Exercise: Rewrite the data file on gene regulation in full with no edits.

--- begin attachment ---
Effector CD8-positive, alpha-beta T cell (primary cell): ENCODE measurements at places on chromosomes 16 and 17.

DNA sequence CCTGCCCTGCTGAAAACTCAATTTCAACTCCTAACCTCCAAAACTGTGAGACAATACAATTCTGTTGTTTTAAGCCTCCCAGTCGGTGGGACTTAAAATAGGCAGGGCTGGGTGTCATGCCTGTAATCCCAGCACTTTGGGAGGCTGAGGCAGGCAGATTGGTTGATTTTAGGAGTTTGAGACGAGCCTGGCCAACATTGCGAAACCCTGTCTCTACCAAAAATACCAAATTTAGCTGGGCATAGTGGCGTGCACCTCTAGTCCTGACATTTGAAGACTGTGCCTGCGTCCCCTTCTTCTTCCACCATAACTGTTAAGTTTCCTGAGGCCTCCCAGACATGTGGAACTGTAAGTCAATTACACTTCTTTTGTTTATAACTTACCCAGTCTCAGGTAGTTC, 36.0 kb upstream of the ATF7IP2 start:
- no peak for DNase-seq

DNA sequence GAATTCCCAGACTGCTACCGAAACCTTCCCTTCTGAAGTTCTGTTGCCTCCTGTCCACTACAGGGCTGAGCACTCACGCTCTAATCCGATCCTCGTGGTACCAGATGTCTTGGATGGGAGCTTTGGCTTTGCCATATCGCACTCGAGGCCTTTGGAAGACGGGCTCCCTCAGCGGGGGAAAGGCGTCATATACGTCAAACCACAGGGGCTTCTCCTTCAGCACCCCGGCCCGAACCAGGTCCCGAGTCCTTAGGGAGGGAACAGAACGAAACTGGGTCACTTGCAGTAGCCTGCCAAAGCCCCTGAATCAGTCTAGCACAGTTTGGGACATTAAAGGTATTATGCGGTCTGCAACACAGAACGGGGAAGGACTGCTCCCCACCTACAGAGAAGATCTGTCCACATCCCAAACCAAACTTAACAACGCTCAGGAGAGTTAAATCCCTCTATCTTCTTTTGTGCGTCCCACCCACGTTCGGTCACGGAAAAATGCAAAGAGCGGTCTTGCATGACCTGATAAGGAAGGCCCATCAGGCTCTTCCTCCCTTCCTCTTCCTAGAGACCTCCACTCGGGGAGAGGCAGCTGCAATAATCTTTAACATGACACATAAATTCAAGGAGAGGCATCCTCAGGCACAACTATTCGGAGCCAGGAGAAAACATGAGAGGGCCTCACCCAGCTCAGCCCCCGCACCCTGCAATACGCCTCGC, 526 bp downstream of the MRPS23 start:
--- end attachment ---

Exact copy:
Effector CD8-positive, alpha-beta T cell (primary cell): ENCODE measurements at places on chromosomes 16 and 17.

DNA sequence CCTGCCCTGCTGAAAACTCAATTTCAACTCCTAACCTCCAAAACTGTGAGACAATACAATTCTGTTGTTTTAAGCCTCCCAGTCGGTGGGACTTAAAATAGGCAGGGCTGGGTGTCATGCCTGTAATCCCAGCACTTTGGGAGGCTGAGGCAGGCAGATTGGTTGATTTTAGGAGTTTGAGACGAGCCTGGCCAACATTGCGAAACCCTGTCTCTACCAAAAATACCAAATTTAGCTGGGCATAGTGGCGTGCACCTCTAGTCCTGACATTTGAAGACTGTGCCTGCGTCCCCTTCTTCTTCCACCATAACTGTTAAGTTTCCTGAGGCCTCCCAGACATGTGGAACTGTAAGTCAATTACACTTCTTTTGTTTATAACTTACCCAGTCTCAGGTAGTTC, 36.0 kb upstream of the ATF7IP2 start:
- no peak for DNase-seq

DNA sequence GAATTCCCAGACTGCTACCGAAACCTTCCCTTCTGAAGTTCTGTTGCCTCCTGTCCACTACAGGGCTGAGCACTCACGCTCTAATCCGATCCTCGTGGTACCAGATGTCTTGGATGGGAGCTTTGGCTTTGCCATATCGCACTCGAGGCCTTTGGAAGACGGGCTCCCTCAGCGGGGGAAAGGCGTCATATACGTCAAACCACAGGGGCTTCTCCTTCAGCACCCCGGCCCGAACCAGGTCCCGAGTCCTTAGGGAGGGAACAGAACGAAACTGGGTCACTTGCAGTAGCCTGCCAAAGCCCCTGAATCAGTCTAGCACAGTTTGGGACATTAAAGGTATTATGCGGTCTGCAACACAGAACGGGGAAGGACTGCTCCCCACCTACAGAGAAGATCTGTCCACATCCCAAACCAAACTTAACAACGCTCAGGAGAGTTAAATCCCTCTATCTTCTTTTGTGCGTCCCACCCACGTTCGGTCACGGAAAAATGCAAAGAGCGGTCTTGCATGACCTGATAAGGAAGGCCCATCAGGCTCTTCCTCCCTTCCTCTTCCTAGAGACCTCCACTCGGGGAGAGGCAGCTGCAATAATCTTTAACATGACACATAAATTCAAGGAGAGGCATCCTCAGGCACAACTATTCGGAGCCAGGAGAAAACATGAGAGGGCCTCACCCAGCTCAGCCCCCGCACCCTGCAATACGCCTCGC, 526 bp downstream of the MRPS23 start: